rogus

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Latin[edit]

Etymology[edit]

From Proto-Indo-European *h₃reǵ-.

Pronunciation[edit]

Noun[edit]

rogus m (genitive rogī); second declension

  1. A funeral pile
  2. (figuratively) The grave

Inflection[edit]

Second declension.

Case Singular Plural
nominative rogus rogī
genitive rogī rogōrum
dative rogō rogīs
accusative rogum rogōs
ablative rogō rogīs
vocative roge rogī

Descendants[edit]

See also[edit]

References[edit]

  • rogus in Charlton T. Lewis and Charles Short (1879) A Latin Dictionary, Oxford: Clarendon Press
  • rogus in Charlton T. Lewis (1891) An Elementary Latin Dictionary, New York: Harper & Brothers
  • du Cange, Charles (1883), “rogus”, in G. A. Louis Henschel, Pierre Carpentier, Léopold Favre, editors, Glossarium Mediæ et Infimæ Latinitatis (in Latin), Niort: L. Favre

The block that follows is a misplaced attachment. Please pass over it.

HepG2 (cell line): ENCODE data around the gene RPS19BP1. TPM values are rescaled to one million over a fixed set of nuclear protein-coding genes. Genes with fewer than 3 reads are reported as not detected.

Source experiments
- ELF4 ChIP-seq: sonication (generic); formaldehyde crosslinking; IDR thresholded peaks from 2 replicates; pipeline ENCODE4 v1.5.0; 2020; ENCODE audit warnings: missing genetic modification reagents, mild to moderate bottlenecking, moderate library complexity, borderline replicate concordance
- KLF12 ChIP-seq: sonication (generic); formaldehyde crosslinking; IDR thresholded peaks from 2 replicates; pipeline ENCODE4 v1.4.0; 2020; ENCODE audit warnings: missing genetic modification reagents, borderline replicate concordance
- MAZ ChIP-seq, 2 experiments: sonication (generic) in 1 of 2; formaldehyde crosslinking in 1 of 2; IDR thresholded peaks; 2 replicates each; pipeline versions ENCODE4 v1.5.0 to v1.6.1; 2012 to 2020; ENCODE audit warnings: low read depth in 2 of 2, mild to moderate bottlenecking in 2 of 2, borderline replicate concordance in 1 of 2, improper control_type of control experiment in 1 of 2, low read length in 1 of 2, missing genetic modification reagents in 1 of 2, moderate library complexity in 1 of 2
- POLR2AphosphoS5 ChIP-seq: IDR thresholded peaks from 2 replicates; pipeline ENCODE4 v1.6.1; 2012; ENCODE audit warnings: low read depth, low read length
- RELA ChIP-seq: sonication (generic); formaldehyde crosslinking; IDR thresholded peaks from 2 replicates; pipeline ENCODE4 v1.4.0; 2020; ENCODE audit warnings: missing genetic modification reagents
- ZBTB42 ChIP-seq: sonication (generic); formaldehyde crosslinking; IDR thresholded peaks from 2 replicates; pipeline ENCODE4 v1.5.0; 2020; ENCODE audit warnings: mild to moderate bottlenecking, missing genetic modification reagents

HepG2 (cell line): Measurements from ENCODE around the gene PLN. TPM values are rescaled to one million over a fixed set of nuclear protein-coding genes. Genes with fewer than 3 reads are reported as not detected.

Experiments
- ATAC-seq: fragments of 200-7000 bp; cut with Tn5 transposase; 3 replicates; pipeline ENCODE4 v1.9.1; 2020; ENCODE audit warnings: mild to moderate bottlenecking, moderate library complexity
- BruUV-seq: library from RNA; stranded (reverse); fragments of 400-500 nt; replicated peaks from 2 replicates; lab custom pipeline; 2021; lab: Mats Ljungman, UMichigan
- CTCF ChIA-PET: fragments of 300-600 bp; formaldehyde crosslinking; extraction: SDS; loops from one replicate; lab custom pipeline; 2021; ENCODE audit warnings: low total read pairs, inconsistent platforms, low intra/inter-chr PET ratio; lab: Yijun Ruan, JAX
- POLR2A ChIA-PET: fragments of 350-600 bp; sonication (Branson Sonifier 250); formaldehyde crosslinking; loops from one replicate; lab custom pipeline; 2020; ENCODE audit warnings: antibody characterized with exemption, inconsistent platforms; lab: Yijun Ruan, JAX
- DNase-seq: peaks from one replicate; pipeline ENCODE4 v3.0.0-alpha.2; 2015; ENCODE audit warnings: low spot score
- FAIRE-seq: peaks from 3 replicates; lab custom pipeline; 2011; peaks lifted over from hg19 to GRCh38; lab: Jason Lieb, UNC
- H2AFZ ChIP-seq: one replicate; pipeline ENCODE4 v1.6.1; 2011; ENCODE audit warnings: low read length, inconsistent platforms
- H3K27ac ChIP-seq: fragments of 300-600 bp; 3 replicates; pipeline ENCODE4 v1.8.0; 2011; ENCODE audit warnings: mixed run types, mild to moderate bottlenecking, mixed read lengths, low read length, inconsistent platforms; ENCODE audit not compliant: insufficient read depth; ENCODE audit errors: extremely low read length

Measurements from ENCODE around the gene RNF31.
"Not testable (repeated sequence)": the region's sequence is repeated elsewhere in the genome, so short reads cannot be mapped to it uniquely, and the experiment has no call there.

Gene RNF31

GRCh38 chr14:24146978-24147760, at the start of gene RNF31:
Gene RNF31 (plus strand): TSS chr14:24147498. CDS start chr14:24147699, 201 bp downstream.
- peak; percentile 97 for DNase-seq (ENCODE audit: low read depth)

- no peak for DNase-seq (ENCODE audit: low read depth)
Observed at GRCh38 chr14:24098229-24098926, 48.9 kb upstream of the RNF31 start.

• rogus” in Félix Gaffiot’s Dictionnaire Illustré Latin-Français, Hachette (1934)
  • Carl Meissner; Henry William Auden (1894) Latin Phrase-Book[1], London: Macmillan and Co.
    • to place on the funeral-pyre: aliquem in rogum imponere
  • rogus in Harry Thurston Peck, editor (1898) Harper's Dictionary of Classical Antiquities, New York: Harper & Brothers
  • rogus in William Smith et al., editor (1890) A Dictionary of Greek and Roman Antiquities, London: William Wayte. G. E. Marindin
  • Pokorny, Julius (1959) Indogermanisches etymologisches Wörterbuch [Indo-European Etymological Dictionary] (in German), volume III, Bern, München: Francke Verlag, page 854